Can an LLC Be an Individual or Sole Proprietor?

By Michelle Kaminsky, J.D.

Can an LLC Be an Individual or Sole Proprietor?

By Michelle Kaminsky, J.D.

A limited liability company (LLC) is a type of business entity defined by state law. An individual may do business as an LLC in what is called a single-member LLC. A sole proprietorship, on the other hand, is a business owned and operated by one person, but it is neither an LLC nor a corporation.

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An LLC functions similarly to a sole proprietorship in many ways, including federal taxation, if the owner so desires. The main difference between doing business as an LLC and a sole proprietor is that an LLC owner is usually not personally liable for the company's debts and obligations.

Business Formation

A sole proprietorship doesn't require any special paperwork to set up as there are no legal requirements to do so. You can decide to start being your own boss and just do it without registering the business with the state. However, if you want to operate under a name different than your own, you may need to file as a " doing business as" (DBA) with the appropriate state agency, usually the Secretary of State.

To form an LLC, you must follow your state's procedures as outlined on the website of the state agency that regulates businesses. Generally, forming an LLC requires filing articles of incorporation and paying a fee, although some jurisdictions also have additional documentation and fee requirements.

Business Management and Operation

Whether you form a sole proprietorship or a single-member LLC, you are ultimately responsible for running the business. In both situations, you may choose to hire others to help you in whatever capacity you need, and you must always pay special attention to the requirements of the Internal Revenue Service (IRS) for handling tax concerns surrounding employees and independent contractors.

Note that sole proprietors who need to hire employees or independent contractors may consider moving toward forming an LLC because of the limited liability protection such an entity offers.

Federal Taxation

A sole proprietorship passes income to its owner, who is then taxed on his personal income tax return. A sole proprietor may also be responsible for paying self-employment taxes.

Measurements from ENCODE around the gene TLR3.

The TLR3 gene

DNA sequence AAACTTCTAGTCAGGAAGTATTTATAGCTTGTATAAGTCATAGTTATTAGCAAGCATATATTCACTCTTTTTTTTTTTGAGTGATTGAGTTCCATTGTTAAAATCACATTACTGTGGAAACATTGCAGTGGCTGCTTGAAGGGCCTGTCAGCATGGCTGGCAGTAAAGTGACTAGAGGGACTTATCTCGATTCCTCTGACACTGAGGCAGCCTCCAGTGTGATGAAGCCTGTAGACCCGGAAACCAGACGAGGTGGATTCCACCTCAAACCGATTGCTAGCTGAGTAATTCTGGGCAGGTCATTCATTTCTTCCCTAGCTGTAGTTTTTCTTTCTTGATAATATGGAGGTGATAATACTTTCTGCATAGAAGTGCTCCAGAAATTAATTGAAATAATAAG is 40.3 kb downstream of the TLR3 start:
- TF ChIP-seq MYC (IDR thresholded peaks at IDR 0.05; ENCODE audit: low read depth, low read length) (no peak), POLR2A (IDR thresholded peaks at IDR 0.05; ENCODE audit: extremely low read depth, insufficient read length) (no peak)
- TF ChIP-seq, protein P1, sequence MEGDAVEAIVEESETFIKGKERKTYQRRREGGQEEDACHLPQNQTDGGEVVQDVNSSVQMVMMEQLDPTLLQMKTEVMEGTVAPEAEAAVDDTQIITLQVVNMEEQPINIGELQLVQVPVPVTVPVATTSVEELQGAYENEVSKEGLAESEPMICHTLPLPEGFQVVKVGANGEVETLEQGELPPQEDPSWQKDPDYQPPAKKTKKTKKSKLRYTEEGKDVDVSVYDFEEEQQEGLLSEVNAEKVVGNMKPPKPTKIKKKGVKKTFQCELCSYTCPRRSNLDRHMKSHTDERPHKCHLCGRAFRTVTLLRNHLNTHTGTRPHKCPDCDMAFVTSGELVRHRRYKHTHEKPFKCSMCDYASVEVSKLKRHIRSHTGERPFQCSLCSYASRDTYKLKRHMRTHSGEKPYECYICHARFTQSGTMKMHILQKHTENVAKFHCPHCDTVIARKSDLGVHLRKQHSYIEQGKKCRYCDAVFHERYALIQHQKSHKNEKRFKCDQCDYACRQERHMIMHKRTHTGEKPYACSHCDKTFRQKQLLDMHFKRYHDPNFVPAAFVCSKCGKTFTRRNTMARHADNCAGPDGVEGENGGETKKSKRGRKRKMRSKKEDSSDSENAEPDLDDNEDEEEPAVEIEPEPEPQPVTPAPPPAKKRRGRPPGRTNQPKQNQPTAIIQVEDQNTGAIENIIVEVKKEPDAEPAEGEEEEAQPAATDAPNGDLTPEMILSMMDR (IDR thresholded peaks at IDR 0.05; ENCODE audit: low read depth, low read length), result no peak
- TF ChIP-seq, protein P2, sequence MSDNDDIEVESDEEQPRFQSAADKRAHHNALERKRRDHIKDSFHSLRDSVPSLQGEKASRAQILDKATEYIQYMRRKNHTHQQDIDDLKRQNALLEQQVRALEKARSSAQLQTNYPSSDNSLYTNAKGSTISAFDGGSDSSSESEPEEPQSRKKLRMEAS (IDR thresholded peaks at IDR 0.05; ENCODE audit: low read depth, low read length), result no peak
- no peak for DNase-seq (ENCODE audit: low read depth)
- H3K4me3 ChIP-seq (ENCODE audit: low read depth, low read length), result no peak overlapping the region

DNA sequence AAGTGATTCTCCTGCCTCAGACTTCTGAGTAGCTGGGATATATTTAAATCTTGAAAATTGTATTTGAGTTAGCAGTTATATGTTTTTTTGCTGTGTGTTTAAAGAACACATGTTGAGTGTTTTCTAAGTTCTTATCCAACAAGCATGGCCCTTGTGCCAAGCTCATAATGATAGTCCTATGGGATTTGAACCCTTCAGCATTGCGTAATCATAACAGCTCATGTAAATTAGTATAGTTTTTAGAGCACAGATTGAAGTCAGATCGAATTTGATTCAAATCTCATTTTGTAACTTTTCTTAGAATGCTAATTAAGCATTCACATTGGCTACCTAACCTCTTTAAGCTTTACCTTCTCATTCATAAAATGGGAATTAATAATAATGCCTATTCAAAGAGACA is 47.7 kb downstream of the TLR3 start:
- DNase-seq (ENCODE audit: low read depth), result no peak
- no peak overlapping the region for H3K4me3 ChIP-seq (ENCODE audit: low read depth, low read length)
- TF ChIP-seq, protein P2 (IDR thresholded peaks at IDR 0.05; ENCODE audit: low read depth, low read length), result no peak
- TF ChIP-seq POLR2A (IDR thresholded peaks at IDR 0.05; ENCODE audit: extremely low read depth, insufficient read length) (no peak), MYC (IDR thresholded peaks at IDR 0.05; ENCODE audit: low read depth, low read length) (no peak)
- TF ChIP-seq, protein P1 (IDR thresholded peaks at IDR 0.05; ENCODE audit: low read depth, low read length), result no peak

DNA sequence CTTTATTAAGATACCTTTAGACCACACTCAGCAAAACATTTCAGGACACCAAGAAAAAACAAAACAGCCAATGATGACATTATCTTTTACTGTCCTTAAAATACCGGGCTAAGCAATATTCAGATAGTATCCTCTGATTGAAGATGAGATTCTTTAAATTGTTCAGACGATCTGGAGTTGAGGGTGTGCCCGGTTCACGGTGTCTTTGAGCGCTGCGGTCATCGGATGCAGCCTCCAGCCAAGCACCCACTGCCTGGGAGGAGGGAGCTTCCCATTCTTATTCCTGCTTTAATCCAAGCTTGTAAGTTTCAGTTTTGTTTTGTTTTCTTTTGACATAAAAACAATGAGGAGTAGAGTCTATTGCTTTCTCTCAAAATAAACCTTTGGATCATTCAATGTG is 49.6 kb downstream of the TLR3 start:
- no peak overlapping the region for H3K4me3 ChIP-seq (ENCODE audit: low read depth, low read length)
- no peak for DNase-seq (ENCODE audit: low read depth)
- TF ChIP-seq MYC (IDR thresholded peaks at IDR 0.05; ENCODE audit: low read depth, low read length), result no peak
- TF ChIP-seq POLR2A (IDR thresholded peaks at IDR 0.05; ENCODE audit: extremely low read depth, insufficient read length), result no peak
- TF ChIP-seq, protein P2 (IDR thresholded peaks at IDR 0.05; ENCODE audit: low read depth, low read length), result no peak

An LLC is not a distinct business entity to the IRS, which leaves the decision on how to be taxed up to the owner. A single-member LLC may choose to be taxed as either a corporation or as a sole proprietorship. A corporation's income is taxed at the corporate level while dividends and capital gains are taxed on the recipient's personal income tax return. Many LLCs choose to be taxed as a sole proprietorship to avoid this double taxation.

Note that, regardless of the choice regarding federal taxation, the entity remains an LLC registered under state law. That is, you don't lose limited liability protection by choosing to be taxed as a sole proprietorship by the IRS.

Potential Pitfalls of a Single-Member LLC

In order to keep the limited liability protections intact in a single-member LLC, the owner must take special precautions to ensure the business operates independently from the individual. That means that the business should be adequately capitalized to run on its own and that the owner shouldn't mix personal and business assets. Otherwise, should a lawsuit arise, a court could find that the business is actually a sole proprietorship and strip away the owner's limited liability for the company's debts, leaving the owner personally liable.

Several important choices face individuals ready to go into business for themselves, so it's important to weigh all the options carefully.

This portion of the site is for informational purposes only. The content is not legal advice. The statements and opinions are the expression of author, not LegalZoom, and have not been evaluated by LegalZoom for accuracy, completeness, or changes in the law.